U.S. President Joe Biden has shown a "positive attitude" toward Turkey's purchase and modernization of F-16 fighter jets, President Recep Tayyip Erdoğan said during a press conference at the G-20 summit in Rome Sunday.
Ahead of the press conference, Biden and Erdoğan held a meeting on the sidelines of the summit. Responding to a reporter's question regarding Turkey's purchase of F-16s before the two leaders began their meeting, Biden said they were planning to have a "good conversation."
The United States is discussing ways for Turkey to buy F-16 fighters after a deal for more advanced F-35s was scrapped due to Ankara’s purchase of a Russian missile system, officials said recently.
Erdoğan said on Oct. 17 that Ankara wants to buy the cheaper F-16s using the $1.4 billion (TL 13.45 billion) it allotted for the F-35 fighter jet program. Erdoğan has said Washington offered Ankara a package of F-16 jets and modernization kits in exchange for the payment.
But one U.S. official said that any possible F-16 order could be dogged by the same issue that forced the cancellation of the F-35s: Turkey’s decision to buy an S-400 missile system from Russia.
Turkey has been indicating that Ankara still intends to buy a second batch of S-400s from Russia, despite opposition from the U.S.
U.S. defense officials met in Ankara on Wednesday with their Turkish counterparts to resolve remaining issues from the F-35 program, and U.S. Defense Secretary Lloyd Austin spoke on Thursday with his Turkish counterpart Hulusi Akar.
A Pentagon statement said the “meeting demonstrates the commitment of the U.S. government to conclude respectfully Turkey’s prior involvement in the F-35 program.”
Releasing a statement after the 70-minute meeting, Turkey's Presidential Communications Directorate said the exchange took place in a positive atmosphere and that bilateral relations and regional issues were discussed.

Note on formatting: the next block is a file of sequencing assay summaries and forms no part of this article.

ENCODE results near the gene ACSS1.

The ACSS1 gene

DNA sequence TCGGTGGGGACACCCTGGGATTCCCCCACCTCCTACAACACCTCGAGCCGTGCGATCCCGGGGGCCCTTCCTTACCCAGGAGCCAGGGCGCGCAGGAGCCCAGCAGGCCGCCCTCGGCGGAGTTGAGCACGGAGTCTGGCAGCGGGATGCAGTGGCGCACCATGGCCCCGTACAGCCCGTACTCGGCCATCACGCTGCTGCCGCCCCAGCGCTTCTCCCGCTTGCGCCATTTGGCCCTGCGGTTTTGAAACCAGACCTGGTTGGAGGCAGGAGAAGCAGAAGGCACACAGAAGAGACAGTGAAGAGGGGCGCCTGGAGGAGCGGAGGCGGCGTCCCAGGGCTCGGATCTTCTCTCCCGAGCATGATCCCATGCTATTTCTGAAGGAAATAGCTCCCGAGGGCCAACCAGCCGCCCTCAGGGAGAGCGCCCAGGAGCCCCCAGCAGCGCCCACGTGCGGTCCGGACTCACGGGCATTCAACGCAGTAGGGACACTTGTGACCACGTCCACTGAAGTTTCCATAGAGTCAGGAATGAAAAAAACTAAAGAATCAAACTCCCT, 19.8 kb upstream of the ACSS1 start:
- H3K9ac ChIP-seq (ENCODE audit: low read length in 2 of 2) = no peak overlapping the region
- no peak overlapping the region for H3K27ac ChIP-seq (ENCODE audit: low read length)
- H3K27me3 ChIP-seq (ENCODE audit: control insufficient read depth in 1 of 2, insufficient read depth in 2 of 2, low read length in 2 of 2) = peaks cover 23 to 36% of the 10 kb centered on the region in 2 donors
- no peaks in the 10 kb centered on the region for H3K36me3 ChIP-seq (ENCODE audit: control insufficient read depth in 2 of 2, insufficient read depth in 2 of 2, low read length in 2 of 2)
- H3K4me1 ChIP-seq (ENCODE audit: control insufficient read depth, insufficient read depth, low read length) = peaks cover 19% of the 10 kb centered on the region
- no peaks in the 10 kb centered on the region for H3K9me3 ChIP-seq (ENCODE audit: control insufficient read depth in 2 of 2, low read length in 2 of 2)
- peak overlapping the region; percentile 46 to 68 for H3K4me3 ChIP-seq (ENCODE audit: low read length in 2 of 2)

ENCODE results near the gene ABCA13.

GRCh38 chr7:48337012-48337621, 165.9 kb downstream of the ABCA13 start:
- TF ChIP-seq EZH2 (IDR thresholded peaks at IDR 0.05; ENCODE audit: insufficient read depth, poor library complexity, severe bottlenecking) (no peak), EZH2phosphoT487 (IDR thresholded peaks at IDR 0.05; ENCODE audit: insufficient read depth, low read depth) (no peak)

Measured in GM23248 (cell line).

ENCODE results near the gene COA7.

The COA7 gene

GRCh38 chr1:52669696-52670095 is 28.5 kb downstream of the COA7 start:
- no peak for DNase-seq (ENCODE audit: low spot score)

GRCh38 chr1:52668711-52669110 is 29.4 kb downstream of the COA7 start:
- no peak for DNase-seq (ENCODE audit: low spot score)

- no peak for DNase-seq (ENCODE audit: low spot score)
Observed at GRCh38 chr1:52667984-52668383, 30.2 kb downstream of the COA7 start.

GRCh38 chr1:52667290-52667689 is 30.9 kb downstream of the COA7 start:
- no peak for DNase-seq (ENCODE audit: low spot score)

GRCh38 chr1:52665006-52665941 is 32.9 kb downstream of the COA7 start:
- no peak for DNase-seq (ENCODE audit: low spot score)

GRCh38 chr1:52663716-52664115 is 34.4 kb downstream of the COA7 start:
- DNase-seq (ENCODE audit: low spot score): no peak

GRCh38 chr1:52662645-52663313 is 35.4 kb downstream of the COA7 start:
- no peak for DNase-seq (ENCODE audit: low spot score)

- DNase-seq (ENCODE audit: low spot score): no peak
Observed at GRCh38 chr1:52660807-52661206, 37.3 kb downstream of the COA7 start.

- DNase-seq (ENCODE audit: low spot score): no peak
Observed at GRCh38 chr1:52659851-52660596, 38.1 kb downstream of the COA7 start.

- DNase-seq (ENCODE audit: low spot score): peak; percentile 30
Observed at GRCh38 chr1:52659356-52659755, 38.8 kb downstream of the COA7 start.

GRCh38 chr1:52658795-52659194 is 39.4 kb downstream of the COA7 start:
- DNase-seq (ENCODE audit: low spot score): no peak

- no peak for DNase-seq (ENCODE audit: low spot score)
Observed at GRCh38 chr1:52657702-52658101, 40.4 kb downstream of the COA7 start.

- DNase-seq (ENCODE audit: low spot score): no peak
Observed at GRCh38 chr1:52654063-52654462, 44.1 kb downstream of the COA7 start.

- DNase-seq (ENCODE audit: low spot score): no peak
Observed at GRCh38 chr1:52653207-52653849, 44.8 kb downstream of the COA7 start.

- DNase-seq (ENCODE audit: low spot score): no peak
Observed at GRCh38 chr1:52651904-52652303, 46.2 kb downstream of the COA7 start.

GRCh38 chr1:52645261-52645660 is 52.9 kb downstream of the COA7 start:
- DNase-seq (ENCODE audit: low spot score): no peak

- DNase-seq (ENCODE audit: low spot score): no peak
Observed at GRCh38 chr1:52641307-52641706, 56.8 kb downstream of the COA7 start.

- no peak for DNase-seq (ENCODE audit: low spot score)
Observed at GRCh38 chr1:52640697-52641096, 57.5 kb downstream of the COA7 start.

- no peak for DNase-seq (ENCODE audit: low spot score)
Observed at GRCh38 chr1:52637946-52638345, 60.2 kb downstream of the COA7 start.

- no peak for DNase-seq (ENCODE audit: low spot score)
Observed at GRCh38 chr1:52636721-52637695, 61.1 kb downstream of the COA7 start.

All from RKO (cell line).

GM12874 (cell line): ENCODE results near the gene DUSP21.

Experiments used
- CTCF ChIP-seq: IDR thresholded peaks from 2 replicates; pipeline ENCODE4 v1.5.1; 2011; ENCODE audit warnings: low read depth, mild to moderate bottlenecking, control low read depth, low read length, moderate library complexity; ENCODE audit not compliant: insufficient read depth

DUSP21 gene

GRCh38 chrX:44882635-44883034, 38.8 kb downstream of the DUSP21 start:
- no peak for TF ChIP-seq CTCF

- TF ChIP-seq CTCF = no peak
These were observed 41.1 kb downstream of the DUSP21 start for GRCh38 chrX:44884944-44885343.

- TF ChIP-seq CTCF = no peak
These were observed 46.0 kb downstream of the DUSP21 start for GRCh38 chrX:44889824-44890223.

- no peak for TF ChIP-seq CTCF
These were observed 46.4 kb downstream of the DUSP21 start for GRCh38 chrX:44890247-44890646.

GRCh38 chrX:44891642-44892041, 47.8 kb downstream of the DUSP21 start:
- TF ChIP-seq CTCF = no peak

During the meeting, the two leaders declared a shared will to further strengthen and develop Turkey-U.S. relations and agreed to establish a joint mechanism in this direction.
Asked about whether he could “confirm” Biden’s remark on East Mediterranean, Erdoğan said that it was not discussed as the topic was not on Biden’s agenda or his.
Tensions are once again on the rise between Turkey and the Greek and Greek Cypriot administrations over maritime borders and drilling rights in the Eastern Mediterranean after several months of relative calm.
Greece has frequently been embroiled in tensions with Turkey over a range of issues, from competing claims over hydrocarbon resources in the Aegean Sea to the demilitarization of islands. Greece's burgeoning arms program is designed to counter Turkish challenges in the Eastern Mediterranean, against which France is among the few European Union states to have offered public support in past months.